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Cardiac CT

Landmark Articles

The relationship between resting heart rate and incidence and progression of coronary artery calcification: The multi-ethnic study of atherosclerosis (MESA).
By: Rubin J, Blaha MJ, Budoff MJ, Rivera JJ, Shaw LJ, Blankstein R, Mallah MA, Carr JJ, Jones DL, Blumenthal RS, Nasir K.
Elevated resting heart rate has been independently associated with cardiovascular and all-cause mortality. The pathophysiological mechanisms by which this increased risk occurs are unclear. We hypothesized that elevated resting heart rate would be associated with increased development of atherosclerosis, as assessed by the incidence and progression of CAC. We concluded that elevated resting heart rate, a well-described predictor of cardiovascular mortality with unclear mechanism, is associated with increased incidence and progression of coronary atherosclerosis among individuals free of CVD at baseline.
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Association between obesity, high-sensitivity C-reactive protein greater than or equal to 2 mg/L, and subclinical atherosclerosis: implications of JUPITER from the Multi-Ethnic Study of Atherosclerosis.
By: Blaha MJ, Rivera JJ, Budoff MJ, Blankstein R, Agatston A, O’Leary DH, Cushman M, Lakoski S, Criqui MH, Szklo M, Blumenthal RS, Nasir K.

Levels of hsCRP are closely associated with abdominal obesity, metabolic syndrome, and atherosclerotic cardiovascular disease. The JUPITER trial has encouraged using hsCRP greater than or equal to 2 mg/L to guide statin therapy; however, the association of hsCRP and atherosclerosis, independent of obesity, remains unknown. We concluded that high hsCRP, as defined by JUPITER, was not associated with CAC and was mildly associated with carotid intima-media thickness (cIMT) in the absence of obesity. In contrast, obesity was associated with both measures of subclinical atherosclerosis independently of hsCRP status.

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Relation of mitral annular calcium and coronary calcium (from the Multi-Ethnic Study of Atherosclerosis [MESA]).
By: Hamirani YS, Nasir K, Blumenthal RS, Takasu J, Shavelle D, Kronmal R, Budoff M.
Atherosclerosis is a complex diffuse disorder. The close correlation between CAC score on computed tomography and extent and severity of coronary atherosclerosis is well established. It has been suggested that mitral annular calcification (MAC) may be a manifestation of generalized atherosclerosis. We observed a strong association between MAC and increasing burden of CAC. This association weakened but persisted after adjustment for age, gender, and other traditional risk factors. These findings suggest that presence of MAC is an indicator of atherosclerotic burden rather than just a degenerative change of the mitral valve.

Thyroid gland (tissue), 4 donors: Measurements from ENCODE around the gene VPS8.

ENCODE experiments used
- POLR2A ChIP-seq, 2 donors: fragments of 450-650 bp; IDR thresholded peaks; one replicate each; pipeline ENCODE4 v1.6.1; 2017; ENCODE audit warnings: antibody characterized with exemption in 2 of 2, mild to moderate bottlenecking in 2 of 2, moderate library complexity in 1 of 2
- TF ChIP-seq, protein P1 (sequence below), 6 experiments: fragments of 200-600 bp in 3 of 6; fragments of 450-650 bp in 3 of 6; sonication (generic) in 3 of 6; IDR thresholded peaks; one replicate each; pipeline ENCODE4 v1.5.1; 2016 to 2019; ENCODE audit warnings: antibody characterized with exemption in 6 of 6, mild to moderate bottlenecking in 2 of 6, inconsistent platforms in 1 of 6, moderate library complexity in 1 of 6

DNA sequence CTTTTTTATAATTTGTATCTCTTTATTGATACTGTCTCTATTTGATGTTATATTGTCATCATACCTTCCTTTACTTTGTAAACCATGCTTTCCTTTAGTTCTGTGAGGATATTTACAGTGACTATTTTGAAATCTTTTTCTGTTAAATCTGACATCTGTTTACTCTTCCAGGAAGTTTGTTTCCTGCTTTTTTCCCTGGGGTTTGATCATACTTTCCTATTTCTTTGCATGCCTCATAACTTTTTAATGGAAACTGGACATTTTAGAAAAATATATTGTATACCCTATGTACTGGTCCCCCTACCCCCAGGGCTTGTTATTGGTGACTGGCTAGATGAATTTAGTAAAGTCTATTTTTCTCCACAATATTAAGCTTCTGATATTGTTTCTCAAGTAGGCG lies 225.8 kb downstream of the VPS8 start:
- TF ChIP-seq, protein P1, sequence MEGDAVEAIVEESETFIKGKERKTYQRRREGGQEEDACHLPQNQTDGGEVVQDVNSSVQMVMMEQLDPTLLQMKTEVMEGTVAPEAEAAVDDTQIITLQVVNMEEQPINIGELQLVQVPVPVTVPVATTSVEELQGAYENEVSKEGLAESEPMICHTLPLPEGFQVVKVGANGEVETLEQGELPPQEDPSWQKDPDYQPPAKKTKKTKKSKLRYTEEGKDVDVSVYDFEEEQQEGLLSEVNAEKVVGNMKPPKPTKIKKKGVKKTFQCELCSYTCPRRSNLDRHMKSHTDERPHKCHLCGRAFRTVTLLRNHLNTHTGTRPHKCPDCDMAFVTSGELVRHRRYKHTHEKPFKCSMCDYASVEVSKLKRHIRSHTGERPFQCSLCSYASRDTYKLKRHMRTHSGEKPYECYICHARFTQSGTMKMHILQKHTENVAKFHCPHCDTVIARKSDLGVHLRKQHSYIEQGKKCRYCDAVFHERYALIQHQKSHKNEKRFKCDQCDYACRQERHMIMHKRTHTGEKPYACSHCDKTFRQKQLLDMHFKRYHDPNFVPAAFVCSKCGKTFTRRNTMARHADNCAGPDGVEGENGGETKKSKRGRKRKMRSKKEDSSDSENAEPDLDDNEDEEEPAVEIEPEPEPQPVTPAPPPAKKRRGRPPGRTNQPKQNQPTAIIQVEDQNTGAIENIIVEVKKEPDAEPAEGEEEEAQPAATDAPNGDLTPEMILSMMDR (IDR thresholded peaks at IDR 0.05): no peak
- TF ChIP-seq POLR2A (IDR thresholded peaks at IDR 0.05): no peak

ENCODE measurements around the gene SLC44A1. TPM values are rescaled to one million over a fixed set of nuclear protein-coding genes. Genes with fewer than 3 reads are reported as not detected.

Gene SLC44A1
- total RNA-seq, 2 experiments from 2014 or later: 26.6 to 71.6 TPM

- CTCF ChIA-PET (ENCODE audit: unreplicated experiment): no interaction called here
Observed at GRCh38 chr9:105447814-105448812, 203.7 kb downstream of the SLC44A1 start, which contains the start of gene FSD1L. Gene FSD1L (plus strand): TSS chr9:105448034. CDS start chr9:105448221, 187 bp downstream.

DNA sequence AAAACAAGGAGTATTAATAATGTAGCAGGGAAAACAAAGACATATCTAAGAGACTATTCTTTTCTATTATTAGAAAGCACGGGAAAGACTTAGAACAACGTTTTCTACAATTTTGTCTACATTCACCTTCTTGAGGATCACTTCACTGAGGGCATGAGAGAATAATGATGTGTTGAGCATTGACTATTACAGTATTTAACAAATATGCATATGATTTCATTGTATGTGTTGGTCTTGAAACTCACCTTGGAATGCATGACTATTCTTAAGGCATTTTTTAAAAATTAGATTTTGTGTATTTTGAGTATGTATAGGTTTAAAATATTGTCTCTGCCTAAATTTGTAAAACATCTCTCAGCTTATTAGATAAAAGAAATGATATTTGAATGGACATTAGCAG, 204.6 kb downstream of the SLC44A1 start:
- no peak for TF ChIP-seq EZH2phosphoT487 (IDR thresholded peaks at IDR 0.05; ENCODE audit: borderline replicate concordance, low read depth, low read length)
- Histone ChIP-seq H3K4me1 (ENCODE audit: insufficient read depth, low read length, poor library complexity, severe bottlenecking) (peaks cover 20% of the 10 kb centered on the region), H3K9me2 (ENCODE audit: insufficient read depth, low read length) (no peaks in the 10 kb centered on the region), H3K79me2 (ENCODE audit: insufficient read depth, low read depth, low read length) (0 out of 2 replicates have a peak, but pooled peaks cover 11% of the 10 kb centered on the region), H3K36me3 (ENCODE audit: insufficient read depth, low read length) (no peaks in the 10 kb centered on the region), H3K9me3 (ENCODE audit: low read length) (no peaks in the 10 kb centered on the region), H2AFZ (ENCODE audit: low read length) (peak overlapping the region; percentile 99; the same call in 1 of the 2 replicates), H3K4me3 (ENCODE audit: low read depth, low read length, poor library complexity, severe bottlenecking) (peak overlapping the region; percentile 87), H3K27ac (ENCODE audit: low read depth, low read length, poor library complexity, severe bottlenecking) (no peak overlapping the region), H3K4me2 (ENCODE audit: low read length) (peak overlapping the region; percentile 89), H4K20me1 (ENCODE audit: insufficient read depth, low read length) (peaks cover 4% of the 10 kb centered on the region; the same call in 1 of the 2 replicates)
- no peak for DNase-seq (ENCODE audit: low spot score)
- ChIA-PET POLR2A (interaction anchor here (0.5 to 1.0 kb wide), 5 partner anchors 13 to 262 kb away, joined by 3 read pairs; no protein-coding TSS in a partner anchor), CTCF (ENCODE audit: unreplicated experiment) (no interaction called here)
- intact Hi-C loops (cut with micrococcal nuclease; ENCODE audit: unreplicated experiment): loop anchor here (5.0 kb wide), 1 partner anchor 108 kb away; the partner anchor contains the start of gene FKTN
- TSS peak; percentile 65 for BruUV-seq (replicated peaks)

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Association between high-sensitivity C-reactive protein and coronary plaque subtypes assessed by 64-slice coronary computed tomography angiography in an asymptomatic population.
By: Rubin J, Chang HJ, Nasir K, Blumenthal RS, Blaha MJ, Choi EK, Chang SA, Yoon YE, Chun EJ, Choi SI, Agatston AS, Rivera JJ.
We evaluated 1,004 asymptomatic South Korean subjects (mean age, 49±9 years) who underwent coronary computed tomography angiography (CCTA) as part of a health screening evaluation. We examined the association between increasing CRP levels and plaque subtypes using multivariable linear and logistic regression analysis. We concluded that elevated levels of CRP are associated with an increased prevalence of mixed coronary atherosclerotic plaque (MCAP) as assessed by CCTA. Longitudinal studies will determine if the excess risk observed in persons with elevated CRP may be mediated, at least in part, by an increased burden of MCAP.
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“Actually, it is more of a guideline than a rule.”
By: Blumenthal RS, Hasan RK.
This editorial discusses the challenges of designing a randomized controlled trial of coronary calcium scanning to improve risk prediction. It also emphasizes the theme of the iconic movie “Ghostbusters.”
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Society for Atherosclerosis Imaging and Prevention Tomographic Imaging and Prevention Councils. Guideline for minimizing radiation exposure during acquisition of coronary artery calcium scans with the use of multidetector computed tomography.
By: Voros S, Rivera JJ, Berman DS, Blankstein R, Budoff MJ, Desai MY, Hecht HS, Nasir K, Santos RD, Taylor AJ, Weissman G.